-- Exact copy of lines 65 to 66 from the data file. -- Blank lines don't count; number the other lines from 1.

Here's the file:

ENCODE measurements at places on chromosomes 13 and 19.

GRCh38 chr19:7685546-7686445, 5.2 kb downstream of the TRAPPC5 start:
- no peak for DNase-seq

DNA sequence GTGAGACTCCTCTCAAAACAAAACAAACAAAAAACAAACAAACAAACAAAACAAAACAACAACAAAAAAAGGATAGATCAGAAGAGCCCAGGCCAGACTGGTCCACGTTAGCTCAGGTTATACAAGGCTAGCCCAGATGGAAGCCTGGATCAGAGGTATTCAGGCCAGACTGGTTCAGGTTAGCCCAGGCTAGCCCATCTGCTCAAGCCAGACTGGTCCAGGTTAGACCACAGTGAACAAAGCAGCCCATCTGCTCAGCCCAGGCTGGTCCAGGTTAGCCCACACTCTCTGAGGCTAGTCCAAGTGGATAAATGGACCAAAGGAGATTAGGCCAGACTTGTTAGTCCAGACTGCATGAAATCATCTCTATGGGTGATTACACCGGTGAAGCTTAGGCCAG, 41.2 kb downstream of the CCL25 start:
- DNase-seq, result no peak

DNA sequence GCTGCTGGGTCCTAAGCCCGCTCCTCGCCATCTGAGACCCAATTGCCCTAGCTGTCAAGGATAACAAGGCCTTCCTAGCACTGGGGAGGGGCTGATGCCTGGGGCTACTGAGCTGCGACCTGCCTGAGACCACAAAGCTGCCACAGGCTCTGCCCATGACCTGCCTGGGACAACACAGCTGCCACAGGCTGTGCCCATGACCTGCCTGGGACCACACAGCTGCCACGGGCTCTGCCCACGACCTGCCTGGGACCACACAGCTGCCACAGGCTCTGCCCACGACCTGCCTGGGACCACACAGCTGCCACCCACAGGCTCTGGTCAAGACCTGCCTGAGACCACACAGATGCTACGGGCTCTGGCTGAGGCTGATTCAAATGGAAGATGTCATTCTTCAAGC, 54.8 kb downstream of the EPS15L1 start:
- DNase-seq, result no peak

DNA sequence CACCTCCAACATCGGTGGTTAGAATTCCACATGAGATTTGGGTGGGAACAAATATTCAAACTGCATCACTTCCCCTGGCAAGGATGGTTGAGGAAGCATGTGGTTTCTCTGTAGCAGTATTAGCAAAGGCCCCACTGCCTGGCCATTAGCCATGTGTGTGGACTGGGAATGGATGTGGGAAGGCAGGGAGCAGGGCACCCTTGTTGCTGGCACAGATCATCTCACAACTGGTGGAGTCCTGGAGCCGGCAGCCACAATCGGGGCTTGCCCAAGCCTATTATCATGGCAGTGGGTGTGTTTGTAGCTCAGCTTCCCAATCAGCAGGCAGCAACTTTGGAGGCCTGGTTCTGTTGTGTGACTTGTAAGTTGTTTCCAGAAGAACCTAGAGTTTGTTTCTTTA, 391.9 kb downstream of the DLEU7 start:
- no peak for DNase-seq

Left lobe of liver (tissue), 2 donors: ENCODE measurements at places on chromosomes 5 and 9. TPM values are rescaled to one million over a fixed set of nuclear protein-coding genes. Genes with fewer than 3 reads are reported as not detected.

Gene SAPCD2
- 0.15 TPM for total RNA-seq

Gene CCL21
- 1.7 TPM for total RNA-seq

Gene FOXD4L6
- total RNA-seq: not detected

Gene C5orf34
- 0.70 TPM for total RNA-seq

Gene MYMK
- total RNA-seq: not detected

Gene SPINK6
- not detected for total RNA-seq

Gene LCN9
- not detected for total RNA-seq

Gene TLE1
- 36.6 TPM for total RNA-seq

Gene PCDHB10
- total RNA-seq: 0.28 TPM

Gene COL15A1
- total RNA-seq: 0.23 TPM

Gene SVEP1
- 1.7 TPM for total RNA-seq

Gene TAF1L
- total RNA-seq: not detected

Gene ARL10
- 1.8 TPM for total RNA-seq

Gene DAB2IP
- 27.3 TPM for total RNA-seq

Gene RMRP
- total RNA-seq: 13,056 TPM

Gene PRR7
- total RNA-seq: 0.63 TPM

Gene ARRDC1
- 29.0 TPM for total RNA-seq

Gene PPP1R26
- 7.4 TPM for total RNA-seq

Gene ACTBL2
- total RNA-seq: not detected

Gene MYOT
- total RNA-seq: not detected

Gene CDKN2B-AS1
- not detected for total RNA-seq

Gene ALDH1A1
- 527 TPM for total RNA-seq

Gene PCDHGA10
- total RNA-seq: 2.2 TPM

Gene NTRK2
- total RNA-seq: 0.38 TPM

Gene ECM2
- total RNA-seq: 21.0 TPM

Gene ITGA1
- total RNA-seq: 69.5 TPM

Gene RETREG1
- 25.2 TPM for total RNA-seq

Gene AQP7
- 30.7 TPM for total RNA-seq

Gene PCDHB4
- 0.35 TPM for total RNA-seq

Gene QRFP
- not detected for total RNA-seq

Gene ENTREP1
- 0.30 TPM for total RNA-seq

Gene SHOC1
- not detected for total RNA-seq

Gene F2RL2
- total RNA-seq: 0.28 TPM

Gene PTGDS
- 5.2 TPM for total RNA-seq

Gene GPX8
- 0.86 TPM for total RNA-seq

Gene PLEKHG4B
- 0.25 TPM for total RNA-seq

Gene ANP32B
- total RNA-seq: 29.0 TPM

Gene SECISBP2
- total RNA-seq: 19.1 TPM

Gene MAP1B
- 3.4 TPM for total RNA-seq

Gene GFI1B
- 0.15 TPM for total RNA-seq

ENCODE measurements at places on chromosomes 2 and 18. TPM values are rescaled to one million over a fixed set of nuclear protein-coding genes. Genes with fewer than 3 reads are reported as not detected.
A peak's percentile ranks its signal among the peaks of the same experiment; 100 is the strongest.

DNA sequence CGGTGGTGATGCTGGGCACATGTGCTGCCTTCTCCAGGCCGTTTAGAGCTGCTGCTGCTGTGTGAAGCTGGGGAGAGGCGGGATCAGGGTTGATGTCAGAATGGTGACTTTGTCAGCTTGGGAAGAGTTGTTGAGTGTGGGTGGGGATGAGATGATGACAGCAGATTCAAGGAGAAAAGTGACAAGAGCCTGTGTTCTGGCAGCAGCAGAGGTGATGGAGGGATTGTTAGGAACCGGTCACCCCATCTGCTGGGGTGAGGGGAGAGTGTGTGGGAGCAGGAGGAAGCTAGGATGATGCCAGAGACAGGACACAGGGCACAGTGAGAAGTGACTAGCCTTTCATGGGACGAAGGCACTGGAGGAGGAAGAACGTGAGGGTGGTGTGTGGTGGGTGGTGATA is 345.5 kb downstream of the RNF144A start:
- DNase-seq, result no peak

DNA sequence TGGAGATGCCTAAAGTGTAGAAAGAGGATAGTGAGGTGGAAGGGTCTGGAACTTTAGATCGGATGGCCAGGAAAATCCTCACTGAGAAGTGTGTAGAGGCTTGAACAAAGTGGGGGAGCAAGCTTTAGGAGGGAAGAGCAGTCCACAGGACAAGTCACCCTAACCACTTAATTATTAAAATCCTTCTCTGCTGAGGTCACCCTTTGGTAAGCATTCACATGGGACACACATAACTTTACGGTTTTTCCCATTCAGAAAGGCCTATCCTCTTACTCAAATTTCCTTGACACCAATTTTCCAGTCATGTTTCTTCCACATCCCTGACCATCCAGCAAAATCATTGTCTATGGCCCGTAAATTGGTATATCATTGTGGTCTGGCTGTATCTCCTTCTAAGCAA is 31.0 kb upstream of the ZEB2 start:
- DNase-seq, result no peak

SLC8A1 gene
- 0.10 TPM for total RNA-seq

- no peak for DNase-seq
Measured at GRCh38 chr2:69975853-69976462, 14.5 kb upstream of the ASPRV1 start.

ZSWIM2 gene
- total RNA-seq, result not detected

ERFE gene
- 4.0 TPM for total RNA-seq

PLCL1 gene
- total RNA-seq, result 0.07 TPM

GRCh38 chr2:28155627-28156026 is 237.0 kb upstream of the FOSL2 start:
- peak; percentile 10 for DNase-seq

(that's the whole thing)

Gene AQP7
- 30.7 TPM for total RNA-seq